• Cold Storage Facility Added to Eligible Pork Plant List for Russia — The eligible pork plant list for Russia has been updated to include another cold storage facility. This brings the total number of eligible cold storage facilities to 15 (five were added this week), but there are still only two U.S. pork slaughter plants eligible for Russia.
  • U.S. Pork Added to Eligible Products List for Suriname – U.S. pork and pork products have been added to the eligible products list for Suriname. This is a clarification, however, as shipments of U.S. pork have entered Suriname for several years – peaking in 2008 at 143 mt.

    All fresh/frozen beef, pork and poultry products destined for Suriname require FSIS Form 9060-5.

  • Cold Storage Facilities Added to Eligible Pork Plant List for Russia – The eligible pork plant list for Russia has been updated to include four more cold storage facilities. This brings the total number of eligible cold storage facilities to 14, but there are still only two U.S. slaughter plants eligible for Russia.
  • Ractopamine Control Requirements, Effective July 1, Posted for China – Late Friday afternoon, the FSIS Export Library for China was updated with new requirements for U.S. pork and pork products. Products presented for export to China on or after July 1, 2014, must be produced under one of two programs outlined in the Export Library and must comply with all new requirements. (Pork casings intended for processing in China and subsequent re-export are exempt.)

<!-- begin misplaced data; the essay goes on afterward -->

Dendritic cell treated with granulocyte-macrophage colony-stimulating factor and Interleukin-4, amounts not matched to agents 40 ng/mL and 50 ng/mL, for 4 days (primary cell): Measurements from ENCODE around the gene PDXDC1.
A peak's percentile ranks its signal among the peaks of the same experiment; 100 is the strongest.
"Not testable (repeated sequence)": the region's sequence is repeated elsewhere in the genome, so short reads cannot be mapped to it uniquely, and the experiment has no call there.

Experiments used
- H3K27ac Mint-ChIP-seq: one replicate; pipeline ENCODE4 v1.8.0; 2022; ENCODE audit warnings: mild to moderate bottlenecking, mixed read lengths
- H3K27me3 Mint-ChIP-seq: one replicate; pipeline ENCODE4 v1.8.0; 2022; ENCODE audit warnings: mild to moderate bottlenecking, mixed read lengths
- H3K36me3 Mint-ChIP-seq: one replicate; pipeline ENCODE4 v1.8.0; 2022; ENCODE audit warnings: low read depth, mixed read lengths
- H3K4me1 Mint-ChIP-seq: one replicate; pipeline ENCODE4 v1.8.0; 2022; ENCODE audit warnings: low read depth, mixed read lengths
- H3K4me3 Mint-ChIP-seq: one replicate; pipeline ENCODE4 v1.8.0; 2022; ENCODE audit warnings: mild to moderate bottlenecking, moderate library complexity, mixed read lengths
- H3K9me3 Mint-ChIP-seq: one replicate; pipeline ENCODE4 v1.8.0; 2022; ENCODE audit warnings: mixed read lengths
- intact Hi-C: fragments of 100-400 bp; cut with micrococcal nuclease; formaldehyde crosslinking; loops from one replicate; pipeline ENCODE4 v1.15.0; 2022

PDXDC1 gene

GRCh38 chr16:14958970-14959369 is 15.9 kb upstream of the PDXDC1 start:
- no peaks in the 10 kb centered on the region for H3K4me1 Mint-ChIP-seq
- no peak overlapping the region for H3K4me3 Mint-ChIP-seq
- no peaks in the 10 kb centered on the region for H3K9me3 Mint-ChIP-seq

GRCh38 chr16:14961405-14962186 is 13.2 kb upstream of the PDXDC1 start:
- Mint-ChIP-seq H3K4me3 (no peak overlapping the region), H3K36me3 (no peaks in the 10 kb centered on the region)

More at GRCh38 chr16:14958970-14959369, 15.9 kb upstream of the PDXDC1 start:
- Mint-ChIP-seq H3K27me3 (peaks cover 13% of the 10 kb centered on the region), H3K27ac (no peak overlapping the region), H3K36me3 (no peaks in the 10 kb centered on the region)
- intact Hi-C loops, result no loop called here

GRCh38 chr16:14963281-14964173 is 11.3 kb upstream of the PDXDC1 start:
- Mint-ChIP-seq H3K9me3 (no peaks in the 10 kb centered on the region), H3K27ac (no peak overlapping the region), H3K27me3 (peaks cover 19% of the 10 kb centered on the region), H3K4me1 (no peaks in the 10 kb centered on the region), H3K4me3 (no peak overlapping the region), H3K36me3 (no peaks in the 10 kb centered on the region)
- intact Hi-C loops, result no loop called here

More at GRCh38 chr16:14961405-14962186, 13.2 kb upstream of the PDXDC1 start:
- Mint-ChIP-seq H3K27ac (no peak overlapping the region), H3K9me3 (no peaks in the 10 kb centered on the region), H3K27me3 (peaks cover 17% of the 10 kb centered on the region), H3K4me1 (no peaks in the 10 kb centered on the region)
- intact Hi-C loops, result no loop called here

If you have questions, please contact Travis Arp or Thad Lively.
  • Correction to Beef Letterhead Certificate for Uruguay – As we reported in the June 3 Exporter Update, Uruguay is now open to U.S. beef and beef products. This Export Library update simply inserts a missing word into the beef letterhead certificate and clarifies that exporters of any product (all species) should verify that their importer has a valid import permit. No requirements have changed.
  • Uruguay Opens to U.S. Beef – Uruguay is now open to U.S. beef and beef products, with no cattle age or product restrictions. FSIS Form 9060-5 is required, as well as a valid import permit. Exporters should also note that all processed meat and poultry products must be registered with the Intendencia Municipal de Montevideo, and receive a Certificate of Marketing from Technical Laboratory of Uruguay. More information about this process is available in this FAS GAIN Report.
    This is the first time since the 2003 BSE case that U.S. beef has been eligible for Uruguay, and it is the first South American market outside of the Pacific and Caribbean corridors to reopen to U.S. beef. If you have any questions about exporting to Uruguay, please contact Cheyenne Dixon or call 303-623-6328.